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Afterthoughts - Back
1. Walking is the most natural thing in the world for most of us, it's just one foot in front of the other. And so it is with the C2C. It's just about walking distance. If you are moderately fit then you are physically capable of giving it a good go, no problem. For the old, the infirm, the tub of lard and the lazy dog, even, there are possibilities - you'll just have to go slower and take longer than everyone else.
2. Finishing it; well that might be another matter. This walk has its physical challenges: the mileage itself (day after day), the climbs (day after day) and the descending (day after day). You'll probably have good days and less than good days; ups and downs. Your feet will sometimes hurt and there is always the danger of blistering to sit alongside the other aches and pains that will emerge from time to time. But it's not just about the physical. Sometimes fate does take over. If you badly damage a leg it's the bus back home for you. But even if all body parts keep working reasonably well there will be times when you are going to have to dig deep and find that extra something to get you through to the end of the day or start the new day. Those determined to complete the C2C will get to the finish. Maybe you'll find out something about yourself along the way. Don't assume though that everyone starting will see it through to the end. There were a couple of separate individuals we came across, part of larger groups, who dipped out early, and they won't have been the only ones. I wonder what they found out about themselves.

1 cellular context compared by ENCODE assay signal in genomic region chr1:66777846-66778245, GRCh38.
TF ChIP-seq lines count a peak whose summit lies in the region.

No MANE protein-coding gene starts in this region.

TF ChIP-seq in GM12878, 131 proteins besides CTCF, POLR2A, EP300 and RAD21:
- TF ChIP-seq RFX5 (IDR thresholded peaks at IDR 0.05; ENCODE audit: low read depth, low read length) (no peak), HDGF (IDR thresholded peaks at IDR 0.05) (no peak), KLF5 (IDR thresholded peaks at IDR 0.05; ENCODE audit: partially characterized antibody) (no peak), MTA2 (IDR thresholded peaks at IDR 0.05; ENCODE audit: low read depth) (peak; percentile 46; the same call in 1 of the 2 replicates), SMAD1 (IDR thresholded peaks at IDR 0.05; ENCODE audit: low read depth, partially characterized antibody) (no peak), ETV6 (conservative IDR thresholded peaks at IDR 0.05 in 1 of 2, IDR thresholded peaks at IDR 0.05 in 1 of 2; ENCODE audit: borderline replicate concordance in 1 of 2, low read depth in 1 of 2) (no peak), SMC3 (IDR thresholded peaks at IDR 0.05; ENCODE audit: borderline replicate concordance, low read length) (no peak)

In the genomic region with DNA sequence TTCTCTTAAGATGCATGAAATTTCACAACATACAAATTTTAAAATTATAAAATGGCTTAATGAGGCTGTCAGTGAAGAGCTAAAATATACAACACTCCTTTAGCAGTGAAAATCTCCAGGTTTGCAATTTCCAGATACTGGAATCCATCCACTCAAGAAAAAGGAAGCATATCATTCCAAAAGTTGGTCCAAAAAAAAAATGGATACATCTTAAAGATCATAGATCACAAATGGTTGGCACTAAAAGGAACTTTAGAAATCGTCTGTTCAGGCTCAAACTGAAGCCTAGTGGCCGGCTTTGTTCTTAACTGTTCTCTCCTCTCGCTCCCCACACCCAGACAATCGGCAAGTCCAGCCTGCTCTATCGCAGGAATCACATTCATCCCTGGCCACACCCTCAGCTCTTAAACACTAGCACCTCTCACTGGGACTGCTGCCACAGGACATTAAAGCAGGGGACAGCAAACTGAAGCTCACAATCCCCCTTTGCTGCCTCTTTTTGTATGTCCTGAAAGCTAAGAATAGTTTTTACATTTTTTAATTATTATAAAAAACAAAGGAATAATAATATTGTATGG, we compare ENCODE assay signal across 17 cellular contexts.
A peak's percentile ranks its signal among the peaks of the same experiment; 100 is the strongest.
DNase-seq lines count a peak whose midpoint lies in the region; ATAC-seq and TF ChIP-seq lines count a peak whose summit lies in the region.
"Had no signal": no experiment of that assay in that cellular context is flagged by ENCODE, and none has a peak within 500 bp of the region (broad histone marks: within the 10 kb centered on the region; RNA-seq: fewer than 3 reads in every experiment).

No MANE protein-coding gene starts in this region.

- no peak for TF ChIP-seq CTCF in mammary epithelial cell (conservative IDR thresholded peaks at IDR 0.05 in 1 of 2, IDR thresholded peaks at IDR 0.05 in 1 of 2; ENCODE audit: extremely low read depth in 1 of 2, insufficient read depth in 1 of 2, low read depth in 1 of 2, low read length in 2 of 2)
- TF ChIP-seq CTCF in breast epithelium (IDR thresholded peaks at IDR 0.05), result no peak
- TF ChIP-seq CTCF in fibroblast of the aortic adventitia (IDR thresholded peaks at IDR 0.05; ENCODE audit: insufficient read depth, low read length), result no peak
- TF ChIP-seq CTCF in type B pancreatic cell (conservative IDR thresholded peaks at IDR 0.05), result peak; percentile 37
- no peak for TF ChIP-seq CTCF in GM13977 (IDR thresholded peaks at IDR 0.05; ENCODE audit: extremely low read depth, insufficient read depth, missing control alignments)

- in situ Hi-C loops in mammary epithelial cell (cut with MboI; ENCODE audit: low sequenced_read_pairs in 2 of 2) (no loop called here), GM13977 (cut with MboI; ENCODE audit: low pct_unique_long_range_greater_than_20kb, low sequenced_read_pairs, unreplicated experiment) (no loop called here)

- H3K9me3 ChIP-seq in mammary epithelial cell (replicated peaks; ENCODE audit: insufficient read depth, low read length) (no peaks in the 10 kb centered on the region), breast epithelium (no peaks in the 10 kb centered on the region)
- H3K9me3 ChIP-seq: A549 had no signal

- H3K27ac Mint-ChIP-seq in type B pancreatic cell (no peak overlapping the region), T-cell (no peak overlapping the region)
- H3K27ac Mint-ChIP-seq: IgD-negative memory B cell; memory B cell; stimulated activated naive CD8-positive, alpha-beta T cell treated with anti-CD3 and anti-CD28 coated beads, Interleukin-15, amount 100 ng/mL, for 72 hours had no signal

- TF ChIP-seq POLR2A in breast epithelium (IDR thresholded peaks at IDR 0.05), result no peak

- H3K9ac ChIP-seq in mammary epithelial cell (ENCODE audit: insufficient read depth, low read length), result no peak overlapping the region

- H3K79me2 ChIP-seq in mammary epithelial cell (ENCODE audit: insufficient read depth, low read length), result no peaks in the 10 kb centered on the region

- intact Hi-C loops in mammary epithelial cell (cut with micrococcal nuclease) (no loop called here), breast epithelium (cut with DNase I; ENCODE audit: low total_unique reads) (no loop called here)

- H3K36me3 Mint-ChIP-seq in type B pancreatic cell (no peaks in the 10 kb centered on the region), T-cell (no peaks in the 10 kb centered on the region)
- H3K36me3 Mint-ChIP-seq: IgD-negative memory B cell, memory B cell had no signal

3. Of course the thing that is not in your gift is the English weather. This will make a huge difference to how you feel each day and the progress you make. Chances are you'll be giving the walk a go sometime May through to September. You know the old joke about the English summer - nine months of anticipation, three months of disappointment - well its not an old joke actually, it's a cruel one that gets played out most years. Like us, you might get lucky ( just one rotten day). If you were born unlucky you could be looking forward to a trip of rain, wind, fog and feeling very, very cheesed off. All bets are on but the hot money is on you getting a bit of everything along the way.
4. Make sure you enjoy the scenery and the landscapes you're passing through. Reading back over the daily updates I don't think I've commented enough on the stunning environment that we'd been walking through day after day. Maybe it's because we live in the North and most parts of this route are accessible and familiar to us. Get lucky with the weather and you're in for a real treat throughout. Many of the days were short enough for us to have been able to stop for much longer than we did.
5. Why would anyone want to do this walk with a full pack on their back and camping each night? Surely the only reasonable answer is economics. That's fair enough. Although I guess the answer '' 'Cause I'm mad me '' is also acceptable. Campers, you have my respect. But all I'll say is that the campers we came across always looked that bit more grumpy than the rest of us and, come to think of it, a bit more rumpled, dirty and smelly. No, for us it had to be a soft landing each night with the heavy lifting done by others. This is the way most sensible people do it. We used Packhorse www.c2cpackhorse.co.uk. There are other options but Packhorse never let us down, our overnight bags were always waiting for us at the next B&B. We came across one large group doing the walk who were staying in their own caravan, parked in various locations throughout the C2C route, each night. They took it in turns as to who did the walk, who drove and who moved the caravan, when necessary, each day. My brain was hurting as the logistics were described to me. Keep it simple.